The uniqueness in Bhagavat Gita lies in the fact that  the solutions to any mundane problems are tackled from the very roots, unlike the solutions  offered by modern management. 

Optimal utilization of resources.

An effective Manager is one who realizes the core values of the resources at his disposal. Managerial effectiveness has been well explained in Gita in the following example.

Just before the Mahabharata war, both Duryodhana and Arjuna seek the help of Krishna.  Duryodhana asked for Krishna’s army, while Arjuna asked for Krishna’s wisdom. Arjuna identified the potential of Krishna's wisdom.

Attitude Towards Work

It’s essential for an achiever in any sphere of life to have attitude towards work. Attitude towards work is best explained in the following example. 

A few workmen who were working for a temple building had three  different views on the work they were engaged in.  Their views mirror their attitudes towards work. A few expressed that they took up the work as a means to livelihood. A few others said that they took up the work because it’s an opportunity to show their skills to the world. A very few said that they wanted to be a part of  team that built the best temple in the world.  

The above example speaks of different perspectives of different people’s attitude towards the work, though their work is same. The last group’s attitude shows a sense of working that lays stress on, “Working for common good”. That is, they have a larger vision.

This is the aspect that Gita stresses on. A corporation or an individual should have this attitude. This is the trait that takes them to the pinnacles of glory. This is the trait that gives them a cutting edge. 

Put your heart in whatever you do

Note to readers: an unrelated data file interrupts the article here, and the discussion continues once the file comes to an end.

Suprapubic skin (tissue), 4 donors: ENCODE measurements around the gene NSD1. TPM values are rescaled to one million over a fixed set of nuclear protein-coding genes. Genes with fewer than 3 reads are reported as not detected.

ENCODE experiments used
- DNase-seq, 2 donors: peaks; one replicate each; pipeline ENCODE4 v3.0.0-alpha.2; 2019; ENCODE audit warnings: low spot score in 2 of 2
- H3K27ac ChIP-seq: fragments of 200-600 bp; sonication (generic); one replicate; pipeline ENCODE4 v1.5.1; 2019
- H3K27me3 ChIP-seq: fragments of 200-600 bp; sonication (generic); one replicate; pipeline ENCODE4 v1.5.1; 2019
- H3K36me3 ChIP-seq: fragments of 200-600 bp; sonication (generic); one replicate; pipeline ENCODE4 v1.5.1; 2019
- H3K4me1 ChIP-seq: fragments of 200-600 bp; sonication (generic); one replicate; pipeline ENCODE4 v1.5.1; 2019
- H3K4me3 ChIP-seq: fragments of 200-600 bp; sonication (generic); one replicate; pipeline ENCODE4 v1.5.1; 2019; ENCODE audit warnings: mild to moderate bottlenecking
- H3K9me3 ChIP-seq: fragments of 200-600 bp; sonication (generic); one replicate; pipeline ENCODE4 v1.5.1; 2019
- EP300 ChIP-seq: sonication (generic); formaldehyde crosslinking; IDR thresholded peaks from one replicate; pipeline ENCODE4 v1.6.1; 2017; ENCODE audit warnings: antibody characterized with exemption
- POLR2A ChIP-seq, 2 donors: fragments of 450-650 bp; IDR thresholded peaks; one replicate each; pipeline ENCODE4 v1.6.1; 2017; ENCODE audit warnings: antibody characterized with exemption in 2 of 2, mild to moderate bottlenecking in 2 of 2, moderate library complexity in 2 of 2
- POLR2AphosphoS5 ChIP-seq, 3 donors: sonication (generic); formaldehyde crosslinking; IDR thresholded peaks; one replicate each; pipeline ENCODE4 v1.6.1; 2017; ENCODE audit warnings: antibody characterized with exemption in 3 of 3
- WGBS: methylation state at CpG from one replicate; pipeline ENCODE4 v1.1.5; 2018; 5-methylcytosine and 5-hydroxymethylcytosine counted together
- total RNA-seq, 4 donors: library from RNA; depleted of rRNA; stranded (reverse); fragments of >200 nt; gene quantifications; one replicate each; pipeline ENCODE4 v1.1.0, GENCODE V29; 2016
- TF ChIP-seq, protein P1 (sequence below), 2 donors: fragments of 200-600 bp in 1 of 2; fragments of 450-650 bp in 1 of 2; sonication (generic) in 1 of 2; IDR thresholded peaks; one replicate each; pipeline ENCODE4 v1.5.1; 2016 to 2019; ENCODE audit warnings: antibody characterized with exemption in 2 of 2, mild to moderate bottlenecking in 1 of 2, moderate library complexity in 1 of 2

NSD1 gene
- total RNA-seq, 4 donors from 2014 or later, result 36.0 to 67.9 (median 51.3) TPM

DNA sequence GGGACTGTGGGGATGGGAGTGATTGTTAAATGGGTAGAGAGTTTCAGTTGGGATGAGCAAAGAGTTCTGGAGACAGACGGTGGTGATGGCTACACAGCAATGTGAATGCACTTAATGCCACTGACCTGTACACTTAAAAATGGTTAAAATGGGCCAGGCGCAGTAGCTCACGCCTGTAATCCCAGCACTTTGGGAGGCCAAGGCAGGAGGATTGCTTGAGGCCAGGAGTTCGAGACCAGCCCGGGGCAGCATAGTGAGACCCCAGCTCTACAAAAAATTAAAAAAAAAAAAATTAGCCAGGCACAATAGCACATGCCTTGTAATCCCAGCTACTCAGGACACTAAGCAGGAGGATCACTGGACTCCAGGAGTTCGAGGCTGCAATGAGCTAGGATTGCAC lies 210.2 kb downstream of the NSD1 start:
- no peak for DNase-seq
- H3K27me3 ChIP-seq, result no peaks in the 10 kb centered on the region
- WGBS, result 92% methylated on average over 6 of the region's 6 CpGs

Focus on your work. not on the outcome. It means, you need to pay undivided attention. If you lose focus, it leads to failure. Failures are the breeding grounds for frustrations. Frustration causes stress. Modern managers are burdened with a plethora of problems in their day to day functioning. Especially during lean and fluctuating economic scenarios. It’s where the Manager’s quality of steadfastness as mentioned in Gita in the chapter 2, verse 38 stands in good stead.

Overcoming insurmountable obstacles on the way.

It’s not uncommon for a corporate manger or householder to face obstacles like failures. Gita says,  the ability to overcome the obstacles on the way to one’s journey towards his/ her goals will be an asset. The ability to overcome obstacles warrants for qualities like  erasing egoism, putting service before self, team work, knowing the value of dignity of labour, trust, empathy and priority of aims and objectives. 

Such people are the real visionaries. They believe in innovations. They believe in making others innovate. They reach their goals. They help others reach their goals.

The above traits in an individual clearly say that the prime criteria for effective management is detachment. Here detachment implies, “Unconcern  about Outcome.” Giving the best should be the only concern. Success achieved in this way especially with the help of the team should be  seen as a collective success, even though one is the leader of the team.

This is what motivates others. And this what the modern management emphasizes. 

Bhagavat Gita mentions two types of Works depending on an individual’s ethical values. The work done by an individual who is gifted with the traits like self control, modesty, straightforwardness, steadfastness, purity of mind, forgiveness, is known as, “ Daivi Sampat”. It means, God’s work. 

In contrast to this, there is another type of work known as, “Asuri Sampat.” It means, the work dome by individuals who are self-centered, greedy, dishonest is known as  “Asuri Sampat “or demonic work. 

Any type of work that leads to the ‘Common good’ of all is the ideal way of working. This is the modus operandi recommended by the modern management for an industry or an individual for achieving success in any field.        

These are but a few examples to establish the fact, India needs to apply the quintessence available in its own repository of ancient and historical culture.